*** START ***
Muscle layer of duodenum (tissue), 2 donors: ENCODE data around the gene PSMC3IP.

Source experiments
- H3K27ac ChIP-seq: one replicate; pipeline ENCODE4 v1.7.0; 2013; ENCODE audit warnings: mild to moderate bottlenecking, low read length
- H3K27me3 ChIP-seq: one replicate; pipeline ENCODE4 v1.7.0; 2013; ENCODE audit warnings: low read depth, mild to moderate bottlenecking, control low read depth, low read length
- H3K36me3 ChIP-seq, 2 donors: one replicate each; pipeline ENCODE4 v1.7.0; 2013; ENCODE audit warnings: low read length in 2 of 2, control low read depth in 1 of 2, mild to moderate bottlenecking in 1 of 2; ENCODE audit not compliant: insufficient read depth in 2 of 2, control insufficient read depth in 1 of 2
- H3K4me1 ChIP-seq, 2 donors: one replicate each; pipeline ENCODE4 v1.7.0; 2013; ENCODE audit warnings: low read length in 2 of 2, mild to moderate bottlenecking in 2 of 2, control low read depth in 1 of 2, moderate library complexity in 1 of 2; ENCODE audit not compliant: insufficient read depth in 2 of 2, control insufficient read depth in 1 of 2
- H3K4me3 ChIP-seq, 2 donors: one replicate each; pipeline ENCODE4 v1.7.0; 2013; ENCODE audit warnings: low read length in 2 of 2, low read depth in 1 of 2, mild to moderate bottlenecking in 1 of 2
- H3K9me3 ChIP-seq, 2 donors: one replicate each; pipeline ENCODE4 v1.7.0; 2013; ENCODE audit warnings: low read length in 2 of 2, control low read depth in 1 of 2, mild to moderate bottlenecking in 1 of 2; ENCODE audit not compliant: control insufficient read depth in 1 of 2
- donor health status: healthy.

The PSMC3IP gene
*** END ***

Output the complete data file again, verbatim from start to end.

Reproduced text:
Muscle layer of duodenum (tissue), 2 donors: ENCODE data around the gene PSMC3IP.

Source experiments
- H3K27ac ChIP-seq: one replicate; pipeline ENCODE4 v1.7.0; 2013; ENCODE audit warnings: mild to moderate bottlenecking, low read length
- H3K27me3 ChIP-seq: one replicate; pipeline ENCODE4 v1.7.0; 2013; ENCODE audit warnings: low read depth, mild to moderate bottlenecking, control low read depth, low read length
- H3K36me3 ChIP-seq, 2 donors: one replicate each; pipeline ENCODE4 v1.7.0; 2013; ENCODE audit warnings: low read length in 2 of 2, control low read depth in 1 of 2, mild to moderate bottlenecking in 1 of 2; ENCODE audit not compliant: insufficient read depth in 2 of 2, control insufficient read depth in 1 of 2
- H3K4me1 ChIP-seq, 2 donors: one replicate each; pipeline ENCODE4 v1.7.0; 2013; ENCODE audit warnings: low read length in 2 of 2, mild to moderate bottlenecking in 2 of 2, control low read depth in 1 of 2, moderate library complexity in 1 of 2; ENCODE audit not compliant: insufficient read depth in 2 of 2, control insufficient read depth in 1 of 2
- H3K4me3 ChIP-seq, 2 donors: one replicate each; pipeline ENCODE4 v1.7.0; 2013; ENCODE audit warnings: low read length in 2 of 2, low read depth in 1 of 2, mild to moderate bottlenecking in 1 of 2
- H3K9me3 ChIP-seq, 2 donors: one replicate each; pipeline ENCODE4 v1.7.0; 2013; ENCODE audit warnings: low read length in 2 of 2, control low read depth in 1 of 2, mild to moderate bottlenecking in 1 of 2; ENCODE audit not compliant: control insufficient read depth in 1 of 2
- donor health status: healthy.

The PSMC3IP gene